I have like four different blogs. It's a problem. There's the Tumblr where I log the books I read, the Tumblr where I write about movies I've seen (and the Letterboxd account where I log them), the Tumblr where I write about TV and video games and other stuff that doesn't fit in a strictly book or strictly movie Tumblr (but also sometimes books and movies too), and then there's this. I dearly wish that there was some way of consolidating it all in one place in chronological order, but since (a) there isn't one that I know of, at least not one that would make it look exactly like I want it to and (b) moving it all to one blog would be a ton of work, I'll just make more of an effort to post here exclusively from now on. I'm also going to move some of my more recent posts from other blogs over here, starting with one about Wild (the movie) that I wrote on December 28th.

Wild the book was always going to be a challenge to adapt into Wild the film. The book is a first-person memoir, perhaps the ideal format for a story like this, which is about an internal journey as much as an external one. Its protagonist, Cheryl Strayed, spends a significant amount of time completely alone. How do you tell such an inherently uncinematic story in a cinematic way?

Well, if you’re Jean-Marc Vallée, you kind of don’t.

Here’s what you do do:

  1. You use flashbacks. A lot of them. These are usually triggered by something happening in the present. When Cheryl puts a red rape whistle in her mouth, for example, she flashes back to sucking on a man’s finger during sex. While hitchhiking to the beginning of the trail, a song on someone’s radio reminds her of the time her mother danced to that same song in their kitchen. A line of Adrienne Rich’s poetry, read outside her tent after a meal of “cold mush” at the end of her first day on the trail, transports her back to a college classroom. Vallée uses these sensory triggers to smooth out what could otherwise be jarring transitions. What’s odd, though, is how Vallée and his editor, Martin Pensa (Vallée himself is actually credited as an editor, under the name “John Mac McMurphy”—thanks, IMDb!) cut these flashbacks: very very fast, like, well, lightning flashes of memory, and often mixed together out of sequence. It kind of counteracts the fluid effect of the past-to-present transitions I mentioned above (David Denby, in the New Yorker, notes that "we end up watching film editing, not consciousness"), but it also tells us how unpredictable these memories are, lying in wait to ambush Cheryl at any time.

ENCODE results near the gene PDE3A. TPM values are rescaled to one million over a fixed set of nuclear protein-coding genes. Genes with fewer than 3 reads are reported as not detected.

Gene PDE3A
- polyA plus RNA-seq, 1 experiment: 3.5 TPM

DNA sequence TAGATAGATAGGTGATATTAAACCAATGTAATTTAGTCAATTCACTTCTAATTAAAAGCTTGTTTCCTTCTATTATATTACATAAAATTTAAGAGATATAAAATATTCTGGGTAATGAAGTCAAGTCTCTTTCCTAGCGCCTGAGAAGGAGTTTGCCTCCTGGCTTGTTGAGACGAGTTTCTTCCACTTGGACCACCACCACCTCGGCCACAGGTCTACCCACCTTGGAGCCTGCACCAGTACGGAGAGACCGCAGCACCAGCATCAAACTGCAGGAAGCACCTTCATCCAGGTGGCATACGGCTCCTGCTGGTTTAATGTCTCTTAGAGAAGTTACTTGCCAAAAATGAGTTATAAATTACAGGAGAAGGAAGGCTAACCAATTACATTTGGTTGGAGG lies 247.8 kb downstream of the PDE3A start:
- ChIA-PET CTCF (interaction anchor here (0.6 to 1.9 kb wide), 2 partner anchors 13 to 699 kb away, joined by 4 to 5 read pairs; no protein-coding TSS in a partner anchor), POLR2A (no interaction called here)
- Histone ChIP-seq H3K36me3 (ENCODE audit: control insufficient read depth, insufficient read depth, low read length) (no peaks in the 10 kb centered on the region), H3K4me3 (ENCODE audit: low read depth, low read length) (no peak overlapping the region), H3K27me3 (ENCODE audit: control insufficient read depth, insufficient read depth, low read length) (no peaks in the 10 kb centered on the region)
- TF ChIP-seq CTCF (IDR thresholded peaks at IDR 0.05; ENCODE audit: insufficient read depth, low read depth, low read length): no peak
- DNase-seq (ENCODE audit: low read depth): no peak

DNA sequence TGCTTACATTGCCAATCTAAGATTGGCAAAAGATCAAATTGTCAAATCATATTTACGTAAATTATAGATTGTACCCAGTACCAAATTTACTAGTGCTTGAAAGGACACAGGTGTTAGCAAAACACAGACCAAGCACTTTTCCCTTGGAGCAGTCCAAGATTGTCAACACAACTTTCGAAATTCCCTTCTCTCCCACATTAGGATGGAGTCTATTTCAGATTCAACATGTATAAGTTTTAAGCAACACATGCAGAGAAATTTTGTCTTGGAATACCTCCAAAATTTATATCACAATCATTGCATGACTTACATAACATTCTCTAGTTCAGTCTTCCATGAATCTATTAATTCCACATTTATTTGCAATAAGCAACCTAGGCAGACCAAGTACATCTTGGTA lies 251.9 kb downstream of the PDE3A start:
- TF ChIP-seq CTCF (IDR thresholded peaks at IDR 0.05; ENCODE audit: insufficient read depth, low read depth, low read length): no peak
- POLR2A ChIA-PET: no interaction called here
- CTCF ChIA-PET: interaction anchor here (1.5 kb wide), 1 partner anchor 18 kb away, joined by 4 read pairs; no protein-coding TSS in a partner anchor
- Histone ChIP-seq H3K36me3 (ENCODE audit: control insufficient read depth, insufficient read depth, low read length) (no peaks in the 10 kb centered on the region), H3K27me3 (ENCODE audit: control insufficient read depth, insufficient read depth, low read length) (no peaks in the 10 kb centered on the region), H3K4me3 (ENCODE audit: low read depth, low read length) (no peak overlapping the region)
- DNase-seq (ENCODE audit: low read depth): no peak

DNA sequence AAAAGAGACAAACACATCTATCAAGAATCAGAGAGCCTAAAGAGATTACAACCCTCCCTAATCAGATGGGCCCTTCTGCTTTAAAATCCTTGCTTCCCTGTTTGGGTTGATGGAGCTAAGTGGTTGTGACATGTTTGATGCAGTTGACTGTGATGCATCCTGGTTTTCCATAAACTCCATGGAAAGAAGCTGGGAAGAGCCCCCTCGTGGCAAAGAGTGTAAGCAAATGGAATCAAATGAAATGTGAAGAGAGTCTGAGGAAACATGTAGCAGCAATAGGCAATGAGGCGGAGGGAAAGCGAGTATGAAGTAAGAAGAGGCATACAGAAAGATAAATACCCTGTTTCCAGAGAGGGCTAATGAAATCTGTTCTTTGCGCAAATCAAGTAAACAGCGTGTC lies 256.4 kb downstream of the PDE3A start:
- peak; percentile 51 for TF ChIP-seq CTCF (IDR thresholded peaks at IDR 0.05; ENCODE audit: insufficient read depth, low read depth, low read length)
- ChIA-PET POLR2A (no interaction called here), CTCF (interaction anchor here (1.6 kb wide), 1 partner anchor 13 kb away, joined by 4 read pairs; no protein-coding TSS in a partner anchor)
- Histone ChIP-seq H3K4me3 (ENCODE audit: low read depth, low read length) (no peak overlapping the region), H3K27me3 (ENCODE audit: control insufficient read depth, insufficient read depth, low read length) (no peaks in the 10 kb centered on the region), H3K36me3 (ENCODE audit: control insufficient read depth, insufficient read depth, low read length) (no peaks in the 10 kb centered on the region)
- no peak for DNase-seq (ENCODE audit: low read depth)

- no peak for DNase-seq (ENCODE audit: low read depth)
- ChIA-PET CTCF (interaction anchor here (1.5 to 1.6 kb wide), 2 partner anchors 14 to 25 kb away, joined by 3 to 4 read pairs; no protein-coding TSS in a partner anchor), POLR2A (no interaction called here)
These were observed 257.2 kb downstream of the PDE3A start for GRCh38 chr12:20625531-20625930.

2. You have Cheryl speak her thoughts aloud, or you use voiceover. Lots of it. Both for comic relief (Cheryl’s expletive-laden internal monologues, for example, which begin about a minute in to her first day of hiking) and for important emotional climaxes. In the final scene, Cheryl crosses the Bridge of the Gods into Washington State—the last leg of her journey—accompanied by a long voiceover soliloquy, which I assume was lifted verbatim from her book. In the car after the movie, my brother Loren said he didn’t understand the conclusion she came to in this scene. As I began to explain it, I realized I couldn’t; the voiceover was so long that my mind had wandered and I'd stopped paying attention to it. The ending made emotional sense to me even without it, though, which perhaps speaks to how unnecessary it was. From the part I did hear, it sounds like Strayed is a competent writer, and I understand wanting to keep a passage like that in the movie, but its effect on both Loren and I suggests that it wasn't particularly, well, effective.